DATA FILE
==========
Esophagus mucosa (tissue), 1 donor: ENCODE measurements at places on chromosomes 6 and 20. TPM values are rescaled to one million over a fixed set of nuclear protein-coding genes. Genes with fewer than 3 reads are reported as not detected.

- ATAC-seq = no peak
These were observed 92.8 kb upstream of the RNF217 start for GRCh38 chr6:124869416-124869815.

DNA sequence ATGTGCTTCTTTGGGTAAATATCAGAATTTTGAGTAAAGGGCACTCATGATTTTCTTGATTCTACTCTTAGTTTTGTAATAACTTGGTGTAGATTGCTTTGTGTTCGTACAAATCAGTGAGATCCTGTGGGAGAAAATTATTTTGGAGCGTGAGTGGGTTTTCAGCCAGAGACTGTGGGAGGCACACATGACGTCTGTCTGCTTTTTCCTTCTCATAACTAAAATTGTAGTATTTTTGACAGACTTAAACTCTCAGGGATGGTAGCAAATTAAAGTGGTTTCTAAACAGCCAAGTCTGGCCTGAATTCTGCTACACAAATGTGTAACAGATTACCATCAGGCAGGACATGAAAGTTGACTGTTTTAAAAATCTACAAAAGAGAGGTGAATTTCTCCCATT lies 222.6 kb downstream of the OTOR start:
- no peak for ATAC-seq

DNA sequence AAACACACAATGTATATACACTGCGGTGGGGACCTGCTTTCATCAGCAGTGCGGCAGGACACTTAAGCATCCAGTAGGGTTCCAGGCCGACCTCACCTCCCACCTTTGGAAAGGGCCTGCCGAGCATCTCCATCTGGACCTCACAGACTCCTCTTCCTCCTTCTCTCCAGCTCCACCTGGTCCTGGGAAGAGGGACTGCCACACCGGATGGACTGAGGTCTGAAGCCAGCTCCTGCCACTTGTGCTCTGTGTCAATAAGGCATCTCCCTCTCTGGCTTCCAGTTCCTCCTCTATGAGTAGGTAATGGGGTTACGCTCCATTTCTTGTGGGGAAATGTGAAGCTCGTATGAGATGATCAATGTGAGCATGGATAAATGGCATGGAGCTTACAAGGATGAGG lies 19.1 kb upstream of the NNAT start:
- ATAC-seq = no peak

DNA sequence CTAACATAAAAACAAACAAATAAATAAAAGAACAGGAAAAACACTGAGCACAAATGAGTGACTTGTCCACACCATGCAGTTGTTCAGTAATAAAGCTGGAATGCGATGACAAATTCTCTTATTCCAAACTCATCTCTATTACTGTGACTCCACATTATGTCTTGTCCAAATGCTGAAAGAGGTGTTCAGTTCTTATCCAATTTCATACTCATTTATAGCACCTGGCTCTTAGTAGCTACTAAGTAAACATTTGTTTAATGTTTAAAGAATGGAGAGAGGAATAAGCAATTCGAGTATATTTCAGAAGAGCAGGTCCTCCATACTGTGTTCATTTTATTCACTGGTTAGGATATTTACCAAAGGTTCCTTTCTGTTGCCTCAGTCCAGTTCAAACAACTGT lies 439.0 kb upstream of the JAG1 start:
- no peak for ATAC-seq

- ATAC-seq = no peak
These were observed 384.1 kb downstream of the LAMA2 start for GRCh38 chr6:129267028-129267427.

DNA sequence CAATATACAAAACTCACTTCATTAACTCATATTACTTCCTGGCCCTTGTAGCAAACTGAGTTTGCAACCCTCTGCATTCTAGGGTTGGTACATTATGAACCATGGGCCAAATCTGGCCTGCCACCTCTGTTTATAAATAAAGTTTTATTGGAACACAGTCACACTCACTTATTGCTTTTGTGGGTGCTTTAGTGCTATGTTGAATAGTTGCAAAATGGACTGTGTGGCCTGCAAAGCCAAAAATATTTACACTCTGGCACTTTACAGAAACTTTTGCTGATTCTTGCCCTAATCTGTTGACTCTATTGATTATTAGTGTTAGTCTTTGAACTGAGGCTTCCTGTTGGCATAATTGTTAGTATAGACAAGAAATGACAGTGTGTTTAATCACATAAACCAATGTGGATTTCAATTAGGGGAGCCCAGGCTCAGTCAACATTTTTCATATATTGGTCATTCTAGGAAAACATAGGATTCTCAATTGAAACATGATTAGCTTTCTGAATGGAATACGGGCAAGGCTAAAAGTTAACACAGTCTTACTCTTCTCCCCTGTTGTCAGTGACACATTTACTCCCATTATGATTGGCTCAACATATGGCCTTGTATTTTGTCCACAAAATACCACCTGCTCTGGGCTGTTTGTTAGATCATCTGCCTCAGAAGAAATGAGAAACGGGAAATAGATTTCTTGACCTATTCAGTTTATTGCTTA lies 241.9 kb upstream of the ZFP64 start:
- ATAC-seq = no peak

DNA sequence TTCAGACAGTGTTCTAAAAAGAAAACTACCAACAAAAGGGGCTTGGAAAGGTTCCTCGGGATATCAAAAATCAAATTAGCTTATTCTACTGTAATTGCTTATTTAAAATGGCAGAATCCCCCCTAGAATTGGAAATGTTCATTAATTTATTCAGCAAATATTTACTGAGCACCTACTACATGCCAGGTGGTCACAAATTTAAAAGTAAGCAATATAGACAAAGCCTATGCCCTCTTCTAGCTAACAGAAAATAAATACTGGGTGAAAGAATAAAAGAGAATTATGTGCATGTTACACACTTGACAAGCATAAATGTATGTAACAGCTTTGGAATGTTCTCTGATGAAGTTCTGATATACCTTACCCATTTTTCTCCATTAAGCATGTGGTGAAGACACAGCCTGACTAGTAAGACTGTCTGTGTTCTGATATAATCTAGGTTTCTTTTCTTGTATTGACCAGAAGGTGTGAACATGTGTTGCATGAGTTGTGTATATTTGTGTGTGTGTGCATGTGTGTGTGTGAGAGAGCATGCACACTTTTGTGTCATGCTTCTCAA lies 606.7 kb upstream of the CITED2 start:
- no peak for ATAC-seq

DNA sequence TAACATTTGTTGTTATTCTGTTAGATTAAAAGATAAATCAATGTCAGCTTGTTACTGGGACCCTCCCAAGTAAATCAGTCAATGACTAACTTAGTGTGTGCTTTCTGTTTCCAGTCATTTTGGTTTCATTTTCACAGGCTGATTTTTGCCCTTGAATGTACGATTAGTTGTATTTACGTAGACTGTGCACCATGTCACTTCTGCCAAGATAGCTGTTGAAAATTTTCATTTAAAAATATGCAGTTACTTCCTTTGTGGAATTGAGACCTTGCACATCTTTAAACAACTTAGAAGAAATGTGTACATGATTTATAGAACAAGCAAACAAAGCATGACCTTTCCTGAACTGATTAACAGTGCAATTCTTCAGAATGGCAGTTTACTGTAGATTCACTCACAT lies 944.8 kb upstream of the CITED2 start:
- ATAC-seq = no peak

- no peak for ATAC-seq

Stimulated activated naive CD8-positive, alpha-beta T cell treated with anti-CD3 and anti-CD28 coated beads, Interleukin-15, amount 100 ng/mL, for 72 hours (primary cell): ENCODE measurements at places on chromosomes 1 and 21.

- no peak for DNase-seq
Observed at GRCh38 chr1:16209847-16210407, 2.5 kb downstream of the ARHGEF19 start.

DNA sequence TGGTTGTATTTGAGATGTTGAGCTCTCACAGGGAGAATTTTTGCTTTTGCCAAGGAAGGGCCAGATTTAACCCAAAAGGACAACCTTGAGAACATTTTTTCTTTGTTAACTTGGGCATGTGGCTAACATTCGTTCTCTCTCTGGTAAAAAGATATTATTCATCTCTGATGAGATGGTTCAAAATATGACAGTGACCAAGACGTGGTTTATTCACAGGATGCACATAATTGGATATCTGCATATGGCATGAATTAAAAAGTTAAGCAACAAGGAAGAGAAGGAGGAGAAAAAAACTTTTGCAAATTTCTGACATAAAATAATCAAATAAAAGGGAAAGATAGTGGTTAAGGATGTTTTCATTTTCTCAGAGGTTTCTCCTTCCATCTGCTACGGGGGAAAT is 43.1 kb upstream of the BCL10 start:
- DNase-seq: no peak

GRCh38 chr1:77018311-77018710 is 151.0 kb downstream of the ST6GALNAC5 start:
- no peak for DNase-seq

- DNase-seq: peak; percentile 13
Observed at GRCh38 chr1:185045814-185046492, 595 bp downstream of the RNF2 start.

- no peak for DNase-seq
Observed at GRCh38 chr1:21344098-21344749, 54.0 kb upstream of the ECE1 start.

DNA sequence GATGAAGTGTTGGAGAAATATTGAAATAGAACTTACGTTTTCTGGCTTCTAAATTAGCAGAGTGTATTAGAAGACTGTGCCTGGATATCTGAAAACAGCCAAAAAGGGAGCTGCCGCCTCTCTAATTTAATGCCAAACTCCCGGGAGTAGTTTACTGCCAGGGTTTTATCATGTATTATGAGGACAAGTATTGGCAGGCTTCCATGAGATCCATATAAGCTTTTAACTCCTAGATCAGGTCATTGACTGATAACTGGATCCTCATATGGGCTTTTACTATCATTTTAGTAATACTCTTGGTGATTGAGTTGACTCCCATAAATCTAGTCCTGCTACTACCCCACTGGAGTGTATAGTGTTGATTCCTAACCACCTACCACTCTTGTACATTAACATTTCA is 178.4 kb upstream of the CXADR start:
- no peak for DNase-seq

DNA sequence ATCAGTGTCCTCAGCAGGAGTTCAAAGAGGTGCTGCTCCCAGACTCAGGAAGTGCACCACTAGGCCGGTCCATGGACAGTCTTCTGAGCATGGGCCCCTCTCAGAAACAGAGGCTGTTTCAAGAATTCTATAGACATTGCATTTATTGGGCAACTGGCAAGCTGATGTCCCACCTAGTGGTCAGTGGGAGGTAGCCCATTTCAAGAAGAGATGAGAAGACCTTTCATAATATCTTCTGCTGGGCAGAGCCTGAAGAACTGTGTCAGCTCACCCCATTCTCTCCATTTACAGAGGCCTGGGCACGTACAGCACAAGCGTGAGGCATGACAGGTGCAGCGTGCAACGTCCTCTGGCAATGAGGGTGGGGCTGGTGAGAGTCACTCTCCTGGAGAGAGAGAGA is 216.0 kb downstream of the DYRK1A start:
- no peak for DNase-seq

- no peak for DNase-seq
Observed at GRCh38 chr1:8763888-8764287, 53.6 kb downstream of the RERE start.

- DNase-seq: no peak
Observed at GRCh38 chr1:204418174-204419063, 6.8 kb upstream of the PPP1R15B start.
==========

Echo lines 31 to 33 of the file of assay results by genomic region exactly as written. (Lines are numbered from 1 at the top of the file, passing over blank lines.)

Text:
- no peak for DNase-seq

DNA sequence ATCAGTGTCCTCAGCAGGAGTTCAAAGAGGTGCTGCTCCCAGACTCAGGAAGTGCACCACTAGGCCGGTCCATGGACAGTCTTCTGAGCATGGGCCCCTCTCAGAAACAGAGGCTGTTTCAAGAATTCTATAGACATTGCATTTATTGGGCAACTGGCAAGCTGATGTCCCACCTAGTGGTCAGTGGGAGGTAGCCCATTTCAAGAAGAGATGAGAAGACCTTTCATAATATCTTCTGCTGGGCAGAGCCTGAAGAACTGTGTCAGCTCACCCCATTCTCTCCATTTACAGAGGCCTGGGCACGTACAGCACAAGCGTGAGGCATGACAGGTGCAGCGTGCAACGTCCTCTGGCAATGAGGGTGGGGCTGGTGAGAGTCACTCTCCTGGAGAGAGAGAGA is 216.0 kb downstream of the DYRK1A start:
- no peak for DNase-seq